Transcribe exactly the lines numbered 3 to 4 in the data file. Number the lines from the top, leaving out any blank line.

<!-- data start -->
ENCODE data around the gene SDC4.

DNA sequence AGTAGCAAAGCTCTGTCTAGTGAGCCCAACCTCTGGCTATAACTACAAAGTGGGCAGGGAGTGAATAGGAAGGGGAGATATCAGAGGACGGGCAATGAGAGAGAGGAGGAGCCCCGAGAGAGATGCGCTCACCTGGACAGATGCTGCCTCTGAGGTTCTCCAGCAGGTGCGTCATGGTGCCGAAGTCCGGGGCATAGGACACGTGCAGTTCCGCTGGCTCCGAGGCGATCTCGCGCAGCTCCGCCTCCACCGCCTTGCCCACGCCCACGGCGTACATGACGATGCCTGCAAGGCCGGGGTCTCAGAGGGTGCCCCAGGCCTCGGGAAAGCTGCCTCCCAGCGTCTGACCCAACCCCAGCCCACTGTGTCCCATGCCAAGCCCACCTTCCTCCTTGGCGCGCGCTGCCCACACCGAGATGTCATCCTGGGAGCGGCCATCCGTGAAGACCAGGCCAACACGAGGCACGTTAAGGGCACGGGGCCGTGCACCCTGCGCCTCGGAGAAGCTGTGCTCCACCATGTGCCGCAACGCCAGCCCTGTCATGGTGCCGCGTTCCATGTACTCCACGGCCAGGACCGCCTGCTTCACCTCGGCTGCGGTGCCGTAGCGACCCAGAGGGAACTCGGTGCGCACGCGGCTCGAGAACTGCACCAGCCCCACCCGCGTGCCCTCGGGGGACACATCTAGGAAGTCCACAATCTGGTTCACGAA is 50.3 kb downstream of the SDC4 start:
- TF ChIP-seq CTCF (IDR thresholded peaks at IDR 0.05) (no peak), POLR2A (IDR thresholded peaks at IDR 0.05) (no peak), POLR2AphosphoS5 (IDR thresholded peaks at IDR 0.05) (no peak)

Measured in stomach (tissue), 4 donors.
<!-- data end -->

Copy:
- TF ChIP-seq CTCF (IDR thresholded peaks at IDR 0.05) (no peak), POLR2A (IDR thresholded peaks at IDR 0.05) (no peak), POLR2AphosphoS5 (IDR thresholded peaks at IDR 0.05) (no peak)

Measured in stomach (tissue), 4 donors.